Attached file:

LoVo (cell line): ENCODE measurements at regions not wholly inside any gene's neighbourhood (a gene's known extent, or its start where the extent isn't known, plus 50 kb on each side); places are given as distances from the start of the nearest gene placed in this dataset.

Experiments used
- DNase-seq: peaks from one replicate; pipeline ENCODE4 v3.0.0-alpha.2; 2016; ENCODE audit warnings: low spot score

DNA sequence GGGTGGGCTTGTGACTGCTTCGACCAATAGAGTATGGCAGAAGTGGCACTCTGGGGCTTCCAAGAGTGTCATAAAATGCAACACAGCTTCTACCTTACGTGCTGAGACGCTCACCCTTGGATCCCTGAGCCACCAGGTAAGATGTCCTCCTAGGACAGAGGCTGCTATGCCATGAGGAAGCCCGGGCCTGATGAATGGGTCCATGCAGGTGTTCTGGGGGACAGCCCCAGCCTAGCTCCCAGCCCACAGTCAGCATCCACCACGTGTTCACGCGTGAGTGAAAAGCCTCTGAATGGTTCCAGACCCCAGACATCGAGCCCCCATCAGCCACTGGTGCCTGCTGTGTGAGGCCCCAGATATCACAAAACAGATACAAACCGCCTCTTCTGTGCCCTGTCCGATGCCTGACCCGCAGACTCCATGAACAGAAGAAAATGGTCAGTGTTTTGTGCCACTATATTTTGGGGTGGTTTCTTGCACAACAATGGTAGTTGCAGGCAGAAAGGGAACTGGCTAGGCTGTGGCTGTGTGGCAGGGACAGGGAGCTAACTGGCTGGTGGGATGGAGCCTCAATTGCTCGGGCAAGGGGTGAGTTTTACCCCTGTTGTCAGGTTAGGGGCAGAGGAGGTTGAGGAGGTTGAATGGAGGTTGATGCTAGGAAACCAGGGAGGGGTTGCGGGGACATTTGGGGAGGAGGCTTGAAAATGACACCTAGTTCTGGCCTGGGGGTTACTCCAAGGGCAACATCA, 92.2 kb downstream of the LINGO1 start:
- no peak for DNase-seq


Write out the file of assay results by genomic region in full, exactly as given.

LoVo (cell line): ENCODE measurements at regions not wholly inside any gene's neighbourhood (a gene's known extent, or its start where the extent isn't known, plus 50 kb on each side); places are given as distances from the start of the nearest gene placed in this dataset.

Experiments used
- DNase-seq: peaks from one replicate; pipeline ENCODE4 v3.0.0-alpha.2; 2016; ENCODE audit warnings: low spot score

DNA sequence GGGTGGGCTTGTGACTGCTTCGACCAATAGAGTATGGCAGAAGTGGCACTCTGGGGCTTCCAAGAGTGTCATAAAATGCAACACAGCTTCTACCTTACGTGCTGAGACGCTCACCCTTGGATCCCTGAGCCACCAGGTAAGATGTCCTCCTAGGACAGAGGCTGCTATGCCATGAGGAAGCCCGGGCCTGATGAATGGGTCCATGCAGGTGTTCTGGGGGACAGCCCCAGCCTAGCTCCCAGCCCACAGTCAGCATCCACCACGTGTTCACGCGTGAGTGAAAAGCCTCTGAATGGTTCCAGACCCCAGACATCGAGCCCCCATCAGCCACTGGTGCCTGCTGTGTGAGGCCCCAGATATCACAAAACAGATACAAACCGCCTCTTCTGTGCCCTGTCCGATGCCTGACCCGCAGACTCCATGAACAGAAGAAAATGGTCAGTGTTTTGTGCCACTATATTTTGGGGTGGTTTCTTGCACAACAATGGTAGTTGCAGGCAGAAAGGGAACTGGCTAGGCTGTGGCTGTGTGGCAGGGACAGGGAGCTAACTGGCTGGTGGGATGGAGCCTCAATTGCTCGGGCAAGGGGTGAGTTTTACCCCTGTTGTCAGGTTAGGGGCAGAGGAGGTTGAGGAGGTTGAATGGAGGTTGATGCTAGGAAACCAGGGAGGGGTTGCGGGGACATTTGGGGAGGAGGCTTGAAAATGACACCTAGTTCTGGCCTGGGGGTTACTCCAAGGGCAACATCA, 92.2 kb downstream of the LINGO1 start:
- no peak for DNase-seq